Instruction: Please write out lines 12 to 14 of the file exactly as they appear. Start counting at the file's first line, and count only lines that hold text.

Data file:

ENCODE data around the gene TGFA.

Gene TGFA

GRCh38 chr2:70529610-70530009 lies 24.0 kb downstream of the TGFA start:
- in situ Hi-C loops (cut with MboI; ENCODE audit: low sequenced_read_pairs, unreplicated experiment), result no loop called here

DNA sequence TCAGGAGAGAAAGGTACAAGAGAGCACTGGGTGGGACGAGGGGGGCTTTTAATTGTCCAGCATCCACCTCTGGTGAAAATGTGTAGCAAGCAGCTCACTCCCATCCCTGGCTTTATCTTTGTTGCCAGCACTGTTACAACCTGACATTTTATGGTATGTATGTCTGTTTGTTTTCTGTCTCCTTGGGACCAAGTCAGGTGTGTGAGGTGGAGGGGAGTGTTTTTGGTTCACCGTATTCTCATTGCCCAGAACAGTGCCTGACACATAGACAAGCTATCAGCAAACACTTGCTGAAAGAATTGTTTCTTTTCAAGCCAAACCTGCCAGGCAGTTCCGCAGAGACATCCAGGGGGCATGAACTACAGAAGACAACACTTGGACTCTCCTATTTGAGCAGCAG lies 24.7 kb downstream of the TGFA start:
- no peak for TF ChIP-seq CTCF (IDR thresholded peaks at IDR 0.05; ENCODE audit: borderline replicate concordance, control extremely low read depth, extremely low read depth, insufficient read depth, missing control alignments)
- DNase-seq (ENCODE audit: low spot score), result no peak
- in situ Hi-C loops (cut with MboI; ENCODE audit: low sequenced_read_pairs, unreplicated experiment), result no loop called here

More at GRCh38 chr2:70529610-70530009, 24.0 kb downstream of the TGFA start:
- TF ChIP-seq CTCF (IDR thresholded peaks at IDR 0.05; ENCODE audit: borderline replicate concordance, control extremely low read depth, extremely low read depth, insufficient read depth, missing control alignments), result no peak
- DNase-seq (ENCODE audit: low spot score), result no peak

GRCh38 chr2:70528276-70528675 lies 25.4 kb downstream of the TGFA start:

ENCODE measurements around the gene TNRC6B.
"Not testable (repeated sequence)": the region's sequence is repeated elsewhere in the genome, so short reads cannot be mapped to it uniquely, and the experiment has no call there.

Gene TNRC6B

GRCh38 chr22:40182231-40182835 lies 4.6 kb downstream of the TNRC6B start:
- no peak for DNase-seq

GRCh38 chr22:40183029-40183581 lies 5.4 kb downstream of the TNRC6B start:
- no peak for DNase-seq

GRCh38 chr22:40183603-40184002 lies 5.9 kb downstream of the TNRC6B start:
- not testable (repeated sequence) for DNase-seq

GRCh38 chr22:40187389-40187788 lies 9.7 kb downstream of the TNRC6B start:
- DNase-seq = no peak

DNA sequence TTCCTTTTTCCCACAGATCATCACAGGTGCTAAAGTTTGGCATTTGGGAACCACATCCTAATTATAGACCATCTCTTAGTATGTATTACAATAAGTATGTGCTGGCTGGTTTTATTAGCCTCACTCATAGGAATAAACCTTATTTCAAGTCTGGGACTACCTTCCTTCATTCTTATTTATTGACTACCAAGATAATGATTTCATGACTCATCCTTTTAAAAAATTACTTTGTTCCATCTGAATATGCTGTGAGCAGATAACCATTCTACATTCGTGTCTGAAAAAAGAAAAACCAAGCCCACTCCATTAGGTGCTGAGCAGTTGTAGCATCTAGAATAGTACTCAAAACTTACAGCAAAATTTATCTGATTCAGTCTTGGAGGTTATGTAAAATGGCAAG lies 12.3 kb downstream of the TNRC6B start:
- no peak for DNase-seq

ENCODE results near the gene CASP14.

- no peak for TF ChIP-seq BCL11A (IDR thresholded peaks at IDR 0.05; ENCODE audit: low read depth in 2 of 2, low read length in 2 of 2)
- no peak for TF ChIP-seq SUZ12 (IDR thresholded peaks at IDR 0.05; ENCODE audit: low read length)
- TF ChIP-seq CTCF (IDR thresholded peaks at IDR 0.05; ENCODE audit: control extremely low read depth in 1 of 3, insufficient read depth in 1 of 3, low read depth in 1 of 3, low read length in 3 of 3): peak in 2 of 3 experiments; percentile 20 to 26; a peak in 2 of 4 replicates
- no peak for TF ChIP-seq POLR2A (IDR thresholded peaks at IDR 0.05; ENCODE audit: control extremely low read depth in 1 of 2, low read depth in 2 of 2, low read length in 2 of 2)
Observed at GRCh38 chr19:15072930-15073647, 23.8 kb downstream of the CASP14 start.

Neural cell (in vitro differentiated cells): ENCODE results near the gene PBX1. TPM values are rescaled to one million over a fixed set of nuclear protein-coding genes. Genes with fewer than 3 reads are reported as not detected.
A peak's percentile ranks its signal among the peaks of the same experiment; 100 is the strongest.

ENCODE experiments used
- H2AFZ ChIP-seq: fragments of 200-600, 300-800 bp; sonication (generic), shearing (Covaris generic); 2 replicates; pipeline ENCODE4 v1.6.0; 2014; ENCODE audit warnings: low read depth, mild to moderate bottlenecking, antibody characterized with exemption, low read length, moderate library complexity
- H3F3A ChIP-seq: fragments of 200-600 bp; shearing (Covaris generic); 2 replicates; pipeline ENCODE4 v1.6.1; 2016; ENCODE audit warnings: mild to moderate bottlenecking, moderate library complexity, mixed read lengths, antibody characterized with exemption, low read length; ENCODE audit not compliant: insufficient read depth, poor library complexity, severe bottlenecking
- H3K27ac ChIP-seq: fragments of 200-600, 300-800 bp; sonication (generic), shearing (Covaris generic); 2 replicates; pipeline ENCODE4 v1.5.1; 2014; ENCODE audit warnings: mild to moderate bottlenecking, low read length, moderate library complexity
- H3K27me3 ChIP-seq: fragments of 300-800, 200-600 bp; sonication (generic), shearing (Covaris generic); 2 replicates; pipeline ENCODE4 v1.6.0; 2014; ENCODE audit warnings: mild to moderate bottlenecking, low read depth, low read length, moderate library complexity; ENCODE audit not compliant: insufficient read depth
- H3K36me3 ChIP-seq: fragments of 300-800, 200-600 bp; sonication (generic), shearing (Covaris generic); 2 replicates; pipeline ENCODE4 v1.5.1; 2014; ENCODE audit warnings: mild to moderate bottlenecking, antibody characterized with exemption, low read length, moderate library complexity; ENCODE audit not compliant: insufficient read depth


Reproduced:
GRCh38 chr2:70528276-70528675 lies 25.4 kb downstream of the TGFA start:

ENCODE measurements around the gene TNRC6B.
"Not testable (repeated sequence)": the region's sequence is repeated elsewhere in the genome, so short reads cannot be mapped to it uniquely, and the experiment has no call there.